Tuesday, August 23, 2011

TOP STORY >> Arkansas children still suffer more

Leader staff writer

Even though substantial improvements were made to the lives of Arkansas teens, the state only moved up one position — 47th — for overall child well-being this year, according to the 2011 Kids Count Data Book.

Factors that showed gains in the lives of teens statewide included more teens in school and graduating, fewer “idle” teens and fewer teenage births.

The state jumped one place in its ranking on teenage births. The percent of teenage dropouts fell from 9 percent in 2008 to 7 percent for 2009. The number of “idle” teens, those not in school and not working, dropped two points from 10 percent in 2008.

Some of the indicators that determine the overall child well-being ranking are overall child poverty (27 percent for the state), the percentage of children in single-parent families, teenage births, low birth-weight babies, infant mortality rate, child death rate and teenage death rate.

Another indicator of child well-being is the number of children who receive free and reduced lunches at local schools. In the Pulaski County Special School District, 7,843 (44 percent) students received free lunch and 1,653 (9 percent) had reduced lunches during the second nine weeks of the 2010-11 school year.

According to the National Alliance for Public Charter Schools, the Cabot School District had 3,633 students — 37.5 percent — eligible for free or reduced lunch for the 2009-10 school year. The Beebe School District had 1,521 — 47.7 percent for the same year.

Tara Manthey, communications director for Arkansas Advocates for Children and Families, said poverty was the most influential factor in the child well-being ranking for Arkansas.

“We will always have a low ranking in overall child well-being until we address poverty on different levels,” she said.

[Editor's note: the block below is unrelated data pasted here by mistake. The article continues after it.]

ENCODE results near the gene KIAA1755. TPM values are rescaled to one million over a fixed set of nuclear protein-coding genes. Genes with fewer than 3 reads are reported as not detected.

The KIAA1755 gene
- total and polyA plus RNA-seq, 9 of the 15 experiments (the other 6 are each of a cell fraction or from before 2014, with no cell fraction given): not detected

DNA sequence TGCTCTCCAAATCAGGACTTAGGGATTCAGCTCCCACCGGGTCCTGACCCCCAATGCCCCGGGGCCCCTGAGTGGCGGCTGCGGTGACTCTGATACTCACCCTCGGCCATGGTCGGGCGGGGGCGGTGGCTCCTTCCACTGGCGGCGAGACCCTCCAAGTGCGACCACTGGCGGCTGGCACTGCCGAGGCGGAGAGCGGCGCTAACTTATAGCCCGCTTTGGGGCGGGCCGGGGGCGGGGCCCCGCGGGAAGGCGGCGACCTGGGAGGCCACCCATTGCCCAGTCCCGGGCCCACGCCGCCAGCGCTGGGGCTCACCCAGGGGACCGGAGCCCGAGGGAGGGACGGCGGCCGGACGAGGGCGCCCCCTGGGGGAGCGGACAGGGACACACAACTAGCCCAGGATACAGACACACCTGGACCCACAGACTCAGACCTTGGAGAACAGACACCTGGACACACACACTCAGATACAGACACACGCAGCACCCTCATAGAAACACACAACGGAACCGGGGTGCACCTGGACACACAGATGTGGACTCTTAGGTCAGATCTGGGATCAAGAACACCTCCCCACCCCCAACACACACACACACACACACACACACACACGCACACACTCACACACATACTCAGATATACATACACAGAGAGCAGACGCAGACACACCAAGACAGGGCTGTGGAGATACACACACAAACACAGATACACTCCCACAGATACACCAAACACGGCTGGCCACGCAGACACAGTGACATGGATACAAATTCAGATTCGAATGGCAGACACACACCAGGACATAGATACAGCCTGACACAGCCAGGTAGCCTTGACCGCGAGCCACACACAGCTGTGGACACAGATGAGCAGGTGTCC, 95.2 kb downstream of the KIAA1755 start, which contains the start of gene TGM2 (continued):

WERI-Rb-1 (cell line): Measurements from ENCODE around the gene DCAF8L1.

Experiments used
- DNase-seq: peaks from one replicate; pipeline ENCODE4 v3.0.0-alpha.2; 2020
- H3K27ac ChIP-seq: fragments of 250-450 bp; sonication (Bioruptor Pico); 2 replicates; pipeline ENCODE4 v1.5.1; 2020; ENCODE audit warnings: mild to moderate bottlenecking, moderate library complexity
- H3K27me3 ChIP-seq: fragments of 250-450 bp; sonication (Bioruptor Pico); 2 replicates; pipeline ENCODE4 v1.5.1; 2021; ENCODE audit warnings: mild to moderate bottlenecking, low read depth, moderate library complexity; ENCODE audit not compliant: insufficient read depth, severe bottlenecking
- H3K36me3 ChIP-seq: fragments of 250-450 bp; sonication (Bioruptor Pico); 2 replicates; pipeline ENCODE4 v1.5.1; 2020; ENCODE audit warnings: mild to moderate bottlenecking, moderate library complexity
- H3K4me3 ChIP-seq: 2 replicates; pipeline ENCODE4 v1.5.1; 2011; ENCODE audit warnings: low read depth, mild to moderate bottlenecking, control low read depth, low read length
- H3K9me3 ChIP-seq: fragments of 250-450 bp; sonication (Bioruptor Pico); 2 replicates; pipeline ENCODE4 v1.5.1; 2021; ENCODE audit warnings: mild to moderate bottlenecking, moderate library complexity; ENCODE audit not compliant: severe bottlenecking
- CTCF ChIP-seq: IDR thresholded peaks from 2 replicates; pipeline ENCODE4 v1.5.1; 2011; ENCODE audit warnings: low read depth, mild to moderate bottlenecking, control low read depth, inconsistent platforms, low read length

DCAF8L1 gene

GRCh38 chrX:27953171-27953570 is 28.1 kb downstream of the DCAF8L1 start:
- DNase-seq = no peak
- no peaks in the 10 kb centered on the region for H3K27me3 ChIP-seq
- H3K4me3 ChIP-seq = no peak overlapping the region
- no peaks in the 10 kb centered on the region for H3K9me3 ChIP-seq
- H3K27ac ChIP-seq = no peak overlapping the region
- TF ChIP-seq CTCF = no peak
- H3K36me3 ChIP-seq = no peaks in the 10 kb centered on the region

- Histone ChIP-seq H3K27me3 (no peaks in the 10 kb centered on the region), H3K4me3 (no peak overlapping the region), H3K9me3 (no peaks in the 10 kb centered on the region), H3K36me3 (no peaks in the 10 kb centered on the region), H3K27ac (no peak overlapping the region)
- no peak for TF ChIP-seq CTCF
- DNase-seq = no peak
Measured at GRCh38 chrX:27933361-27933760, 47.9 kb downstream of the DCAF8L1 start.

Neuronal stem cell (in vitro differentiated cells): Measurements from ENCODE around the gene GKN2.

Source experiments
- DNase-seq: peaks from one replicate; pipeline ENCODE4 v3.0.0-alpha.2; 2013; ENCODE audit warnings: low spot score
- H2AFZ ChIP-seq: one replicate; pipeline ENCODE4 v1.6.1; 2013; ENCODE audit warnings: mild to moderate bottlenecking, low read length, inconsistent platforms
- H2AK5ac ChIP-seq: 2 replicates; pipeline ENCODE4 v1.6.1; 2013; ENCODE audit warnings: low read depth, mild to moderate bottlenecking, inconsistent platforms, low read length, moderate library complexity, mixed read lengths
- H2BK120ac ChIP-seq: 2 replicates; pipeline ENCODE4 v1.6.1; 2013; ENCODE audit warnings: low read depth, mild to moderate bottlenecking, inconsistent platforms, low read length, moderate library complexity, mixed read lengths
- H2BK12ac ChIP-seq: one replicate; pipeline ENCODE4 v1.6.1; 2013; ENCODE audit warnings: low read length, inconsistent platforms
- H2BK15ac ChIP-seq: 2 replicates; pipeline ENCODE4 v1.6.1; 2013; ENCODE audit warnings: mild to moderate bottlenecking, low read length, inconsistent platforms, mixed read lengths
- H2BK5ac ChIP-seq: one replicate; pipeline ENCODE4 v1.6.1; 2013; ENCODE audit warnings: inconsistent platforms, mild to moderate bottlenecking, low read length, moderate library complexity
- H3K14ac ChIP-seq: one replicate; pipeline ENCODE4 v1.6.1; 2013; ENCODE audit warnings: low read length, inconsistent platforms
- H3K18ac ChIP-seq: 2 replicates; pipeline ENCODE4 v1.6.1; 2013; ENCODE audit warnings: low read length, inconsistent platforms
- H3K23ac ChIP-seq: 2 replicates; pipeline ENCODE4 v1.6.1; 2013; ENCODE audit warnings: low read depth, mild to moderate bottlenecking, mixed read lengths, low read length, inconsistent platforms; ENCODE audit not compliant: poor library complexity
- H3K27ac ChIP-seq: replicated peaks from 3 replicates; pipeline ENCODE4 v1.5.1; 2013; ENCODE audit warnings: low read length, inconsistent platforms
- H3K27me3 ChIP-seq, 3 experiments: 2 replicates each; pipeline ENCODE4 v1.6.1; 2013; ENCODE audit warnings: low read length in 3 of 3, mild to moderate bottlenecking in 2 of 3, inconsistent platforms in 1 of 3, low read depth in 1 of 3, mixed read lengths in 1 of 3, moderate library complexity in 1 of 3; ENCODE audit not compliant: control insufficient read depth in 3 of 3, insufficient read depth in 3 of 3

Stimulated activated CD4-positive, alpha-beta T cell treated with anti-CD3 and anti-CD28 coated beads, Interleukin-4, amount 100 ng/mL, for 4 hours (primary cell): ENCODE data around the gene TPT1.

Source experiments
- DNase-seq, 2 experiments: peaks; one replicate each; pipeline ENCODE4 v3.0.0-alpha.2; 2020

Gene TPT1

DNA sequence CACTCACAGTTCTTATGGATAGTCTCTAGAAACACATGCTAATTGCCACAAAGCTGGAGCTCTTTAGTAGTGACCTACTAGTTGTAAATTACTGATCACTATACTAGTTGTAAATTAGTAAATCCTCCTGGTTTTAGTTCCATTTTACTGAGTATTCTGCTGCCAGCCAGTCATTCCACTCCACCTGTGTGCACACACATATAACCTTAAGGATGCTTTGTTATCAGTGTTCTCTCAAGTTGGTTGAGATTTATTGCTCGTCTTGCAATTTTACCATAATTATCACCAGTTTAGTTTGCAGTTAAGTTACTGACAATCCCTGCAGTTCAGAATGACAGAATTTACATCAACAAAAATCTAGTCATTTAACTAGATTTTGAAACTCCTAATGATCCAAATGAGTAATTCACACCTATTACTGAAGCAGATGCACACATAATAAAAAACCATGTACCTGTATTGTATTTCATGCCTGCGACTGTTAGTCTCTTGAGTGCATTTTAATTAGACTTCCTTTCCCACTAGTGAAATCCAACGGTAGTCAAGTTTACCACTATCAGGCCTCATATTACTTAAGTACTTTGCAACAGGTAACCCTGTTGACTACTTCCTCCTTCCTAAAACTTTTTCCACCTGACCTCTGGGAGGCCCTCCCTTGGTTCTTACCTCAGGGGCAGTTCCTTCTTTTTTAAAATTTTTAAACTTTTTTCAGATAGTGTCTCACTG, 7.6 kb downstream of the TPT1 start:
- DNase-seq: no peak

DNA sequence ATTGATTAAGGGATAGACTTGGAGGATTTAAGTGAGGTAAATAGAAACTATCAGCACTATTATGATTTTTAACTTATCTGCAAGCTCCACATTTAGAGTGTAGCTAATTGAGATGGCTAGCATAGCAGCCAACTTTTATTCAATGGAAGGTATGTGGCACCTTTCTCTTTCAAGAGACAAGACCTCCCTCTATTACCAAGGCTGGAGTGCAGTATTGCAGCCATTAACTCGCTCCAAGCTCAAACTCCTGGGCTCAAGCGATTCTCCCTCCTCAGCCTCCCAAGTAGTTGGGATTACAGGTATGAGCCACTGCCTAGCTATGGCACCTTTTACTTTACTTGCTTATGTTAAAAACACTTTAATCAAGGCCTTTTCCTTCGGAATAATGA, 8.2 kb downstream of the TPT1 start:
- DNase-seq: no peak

Manthey added that her organization would like to see individual cities fund high-quality after-school programs and see that children who eligible for services like ARkids and Arkansas Better Chance Preschool Program are actually receiving those services.

Arkansas could also address poverty by instituting an earned income tax credit modeled after the federal credit that helps working families pay for shelter and other things, she continued.

The most recent statistics for county-specific figures were recorded in 2009 and are available through the Arkansas Advocates for Children and Families website, at http://datacenter.kidscount.org/data/bystate/Default.aspx?state=AR.

In Pulaski County, 23,681 (25.4 percent) children under 18 lived in poverty and 43.5 percent were in single-parent families.

The county had about the same as the state average 27 percent for child poverty and was a little higher than the state average of 38 percent for single-parent families.

In Lonoke County, 3,284 (18.3 percent) children under 18 lived in poverty and 30.8 percent were in single-parent families. Both were between eight and 10 points lower than the state average.

In White County, 4,088 children under 18 (22.5 percent) lived in poverty and 33.4 percent were in single-parent families. Both were within about five points of the state average.

Other figures are measured in rates per 100,000.

In Pulaski County, the rates were 58.5 for teenage births, 10.6 for low birth weight babies, 7.6 for infant mortality, 22.8 for child (ages 1 to 14) deaths and 79.9 for teenage (ages 15 to 19) deaths.

The rates were within 0.3 to 2 points of the state averages of 59 for teenage births, 8.9 for low weight babies, 7.3 for infant mortality and 22.1 for child deaths. The county’s rate for teenage deaths was more than 10 points higher than the state average of 63.7.

In Lonoke County, the rates were 45.7 for teenage births, 7.5 for low-birth weight babies, 6.7 for infant mortality, 21.2 for child deaths and 43.5 for teenage deaths. The rate for teenage births was more than 10 points lower than the state average and the teenage death rate was about 20 points lower than the state average. The other rates were within a few points of the state figures.

In White County, the rates were 54.3 for teenage births, 6.8 for low-birth weight babies, 6.8 for infant mortality, 34.8 for child deaths and 33.3 for teenage deaths. The county’s rates were a few points lower in most of the rates compared to the state averages.

The county’s rate for teenage deaths was about half that of the state and its rate for child deaths was about 10 points higher than the state’s rate.

New statistics on child deaths, teen deaths and infant mortality were delayed this year, so the state’s ranking in those areas is the same as last year. Several child-safety laws passed in the last few years may have a positive impact on those.

All three counties had a lower percentage of children living in poverty than the state average. Lonoke and White counties had a lower percentage of children who were in single-parent families compared to the state figure.